Click here to return to the main site.

DVD Review

DVD cover

Beauty and the Beast
The First Season


Starring: Linda Hamilton and Ron Perlman
Fabulous Films
RRP: £49.99
Certificate: PG
Available 30 May 2011

When a savvy assistant D.A., called Catherine, is mistaken for someone else by a gang of criminals, they kidnap her and cut her face, leaving her for dead on the side of the road. Catherine is rescued and cared for by a mysterious man know only as Vincent. Catherine's face is bandaged for weeks and her only comfort is the sound of Vincent's calm and reassuring voice. When it's time for the bandages to come off, Catherine discovers that Vincent is badly disfigured. The two share a strong psychic bond, and though they live in separate worlds, their love continues to grow without measure...

Beauty and the Beast originally ran for three seasons from 1987-1990. The show's first season is pretty much a crime/problem of the week affair, with Catherine and Vincent working together to help solve a problem.

The series was notable for the fact that it slipped just outside the boundaries of all the popular genres of the time - creating it's own subgenre, which to this day has yet to be repeated. With it's romantic central message, it was primarily a show loved by women and young girls. And, watching this today, a lot of the show's original charm is lost because it seems just too cheesy and idealistic.

The show's central characters, Vincent and Catherine are played by Ron Perlman and Linda Hamilton (a woman I've never thought attractive - and taking a quick vote with other male friends it would appear that's pretty much everyone's verdict). Vincent is incredible knowledgeable about everything and morally right in every respect - not bad for a bloke whose spent his entire time living under New York city.

There are some notable guest stars including Roy Dotrice, Edward Albert, James Avery, Tony Jay, Armin Shimerman (who Star Trek: Deep Space Nine fans will know from his time playing Quark), and Rosalind Chao (who played Keiko O'Brien in Star Trek: The Next Generation and Deep Space Nine).

Probably my biggest complaint about this collection is the variable quality of the picture. The episodes range from average to poor (almost VHS quality poor) and in some instances the quality varies from scene to scene in the same episode. I'm assuming that the show was shot on video and this is probably the best quality that could be reproduced.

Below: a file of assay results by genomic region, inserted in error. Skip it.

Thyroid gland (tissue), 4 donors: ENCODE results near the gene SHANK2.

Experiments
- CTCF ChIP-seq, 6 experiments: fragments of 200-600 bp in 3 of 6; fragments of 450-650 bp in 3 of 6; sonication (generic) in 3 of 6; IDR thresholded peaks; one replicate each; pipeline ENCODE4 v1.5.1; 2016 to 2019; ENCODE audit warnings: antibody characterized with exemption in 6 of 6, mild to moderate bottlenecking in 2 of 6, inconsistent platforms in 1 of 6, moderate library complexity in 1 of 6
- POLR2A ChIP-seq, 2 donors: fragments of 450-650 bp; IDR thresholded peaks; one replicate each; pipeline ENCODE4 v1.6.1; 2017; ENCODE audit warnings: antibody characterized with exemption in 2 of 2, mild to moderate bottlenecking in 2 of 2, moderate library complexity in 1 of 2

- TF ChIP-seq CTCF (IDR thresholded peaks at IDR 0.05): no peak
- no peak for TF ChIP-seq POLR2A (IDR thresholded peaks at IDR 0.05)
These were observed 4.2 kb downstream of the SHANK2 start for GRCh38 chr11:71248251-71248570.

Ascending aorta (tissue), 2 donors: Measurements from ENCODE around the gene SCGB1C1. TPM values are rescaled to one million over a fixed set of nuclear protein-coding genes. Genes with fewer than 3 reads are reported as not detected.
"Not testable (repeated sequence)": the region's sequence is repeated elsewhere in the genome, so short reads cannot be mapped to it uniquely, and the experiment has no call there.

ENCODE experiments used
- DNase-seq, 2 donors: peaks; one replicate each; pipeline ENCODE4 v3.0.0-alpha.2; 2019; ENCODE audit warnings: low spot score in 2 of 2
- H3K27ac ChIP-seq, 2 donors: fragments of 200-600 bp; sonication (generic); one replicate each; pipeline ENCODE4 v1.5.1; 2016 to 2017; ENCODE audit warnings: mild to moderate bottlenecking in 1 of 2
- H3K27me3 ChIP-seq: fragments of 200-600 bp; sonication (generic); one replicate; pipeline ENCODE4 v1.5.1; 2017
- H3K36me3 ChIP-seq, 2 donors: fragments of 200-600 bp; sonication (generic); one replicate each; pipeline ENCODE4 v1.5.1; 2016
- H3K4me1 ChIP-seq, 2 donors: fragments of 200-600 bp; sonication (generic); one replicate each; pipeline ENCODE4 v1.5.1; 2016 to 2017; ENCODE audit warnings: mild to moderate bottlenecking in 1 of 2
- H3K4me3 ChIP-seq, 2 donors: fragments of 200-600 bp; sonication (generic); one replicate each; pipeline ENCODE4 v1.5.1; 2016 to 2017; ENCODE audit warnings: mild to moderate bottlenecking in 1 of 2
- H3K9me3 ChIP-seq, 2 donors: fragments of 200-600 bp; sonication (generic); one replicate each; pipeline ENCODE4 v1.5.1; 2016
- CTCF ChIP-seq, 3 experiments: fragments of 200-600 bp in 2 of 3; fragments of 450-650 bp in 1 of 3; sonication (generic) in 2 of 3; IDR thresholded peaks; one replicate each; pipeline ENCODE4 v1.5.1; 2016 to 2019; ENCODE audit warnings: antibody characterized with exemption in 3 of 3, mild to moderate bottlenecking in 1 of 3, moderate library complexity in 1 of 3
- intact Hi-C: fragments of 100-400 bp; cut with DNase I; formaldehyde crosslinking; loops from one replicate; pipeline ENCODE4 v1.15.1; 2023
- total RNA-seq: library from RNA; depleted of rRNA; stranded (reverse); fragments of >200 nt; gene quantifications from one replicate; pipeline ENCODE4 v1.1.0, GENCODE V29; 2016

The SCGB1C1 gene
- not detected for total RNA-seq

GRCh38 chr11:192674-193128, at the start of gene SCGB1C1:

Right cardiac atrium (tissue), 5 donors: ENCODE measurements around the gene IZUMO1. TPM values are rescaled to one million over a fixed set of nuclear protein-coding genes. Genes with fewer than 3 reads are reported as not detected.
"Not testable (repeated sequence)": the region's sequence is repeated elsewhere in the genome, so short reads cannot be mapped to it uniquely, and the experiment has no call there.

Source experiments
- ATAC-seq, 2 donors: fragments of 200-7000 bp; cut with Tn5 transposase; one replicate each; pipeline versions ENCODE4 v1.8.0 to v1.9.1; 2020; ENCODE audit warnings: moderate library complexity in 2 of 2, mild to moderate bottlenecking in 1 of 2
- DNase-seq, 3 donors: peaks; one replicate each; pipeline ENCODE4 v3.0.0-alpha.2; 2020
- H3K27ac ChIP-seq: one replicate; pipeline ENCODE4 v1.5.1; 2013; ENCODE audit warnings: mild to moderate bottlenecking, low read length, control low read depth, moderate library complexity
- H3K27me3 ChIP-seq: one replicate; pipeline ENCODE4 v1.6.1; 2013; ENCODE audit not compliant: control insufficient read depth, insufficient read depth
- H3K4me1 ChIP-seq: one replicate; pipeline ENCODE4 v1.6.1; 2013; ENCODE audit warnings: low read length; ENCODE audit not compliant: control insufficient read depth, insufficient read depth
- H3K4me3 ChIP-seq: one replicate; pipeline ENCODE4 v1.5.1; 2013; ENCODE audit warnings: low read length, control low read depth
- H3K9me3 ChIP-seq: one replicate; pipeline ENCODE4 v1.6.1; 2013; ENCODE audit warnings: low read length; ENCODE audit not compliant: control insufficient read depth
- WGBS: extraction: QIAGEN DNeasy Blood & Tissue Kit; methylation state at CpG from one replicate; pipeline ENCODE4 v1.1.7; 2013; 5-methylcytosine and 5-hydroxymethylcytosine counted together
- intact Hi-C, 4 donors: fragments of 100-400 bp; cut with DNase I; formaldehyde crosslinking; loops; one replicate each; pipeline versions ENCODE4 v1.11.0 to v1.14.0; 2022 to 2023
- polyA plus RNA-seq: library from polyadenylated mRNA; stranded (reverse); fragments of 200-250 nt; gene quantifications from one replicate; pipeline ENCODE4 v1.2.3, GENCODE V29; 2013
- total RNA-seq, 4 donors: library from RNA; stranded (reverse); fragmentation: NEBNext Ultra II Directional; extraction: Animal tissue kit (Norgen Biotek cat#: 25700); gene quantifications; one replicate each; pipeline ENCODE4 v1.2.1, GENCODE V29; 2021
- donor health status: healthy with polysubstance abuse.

There are some interesting ideas explored in this first season:

Terrible Savior sees a vigilante attacking petty thieves, most of which end up dead, in New York city. All surviving witnesses describe a man that fits the description of Vincent.

Masques is not without its major faults, but it does allow Vincent to travel to city level on Halloween night. Pre the 911 attacks Americans still thought the IRA were pretty cool. This episode deals with a Irish terrorist group. I'm assuming they're Irish, the accents are terrible.

A Children's Story sees an orphanage selling children to criminals.

Shades of Grey, I couldn't help thinking, was a commentary on the practices of the Jehovah's Witnesses. Here the residents of the world below are told to shun one of their own - they are forbidden to talk to him, or even acknowledge his presence for one month - as punishment for a crime against their ways.

Promises of Someday sees an old childhood friend of Vincent's return. We discover why he left their world years before when he and Vincent were children. This is an episode that tackles the eventual righting of an old wrong.

Down to Sunless Sea sees an old boyfriend of Catherine's turn up. He's got a terminal illness and wants to smooth things over with her. But he turns out to be a bit of a nutter.

Fever sees a handful of the undergrounders discover treasure - which turns them on each other. Instead of sharing it with everyone, one of the team wants his share for himself.

However, the final episode (A Happy Life) nearly undoes all the hard work. This is an entire episode that explores Catherine constantly crying and trying to fathom why she can't be with Vincent.

Extras include a new Documentary (16 min, 39 sec) which interviews Hamilton and Perlman on their time on the show. It's not overly informative and Hamilton hardly talks, but it's worth a watch just to see how much Hamilton has aged) and a photo gallery.

One quick note I wanted to add is Don Davis's music. Twice I spotted segments of music which appeared to be heavily "borrowed" from other composers. In the episode Dark Spirit there was a whole passage of music that sounded too similar to John Williams's work for Star Wars. And in 'To Reign in Hell' there is a large chunk of music that sounds identical to James Horner's music in Star Trek II: The Wrath of Kahn.

Devoted fans of the show (of which there are very many) will be elated to add this to their collection. And for them this will be money well spent. However, anyone who remembers it fondly as a show they watched as a kid, may be surprised to discover that it has not aged as gracefully as it should have. It's cheesy and rather silly, but fans will lap it up.


Darren Rea

Buy this item online

We compare prices online so you get the cheapest deal
Click on the logo of the desired store below to purchase this item.

£34.93 (
£34.99 (
£34.99 (
£36.97 (

All prices correct at time of going to press.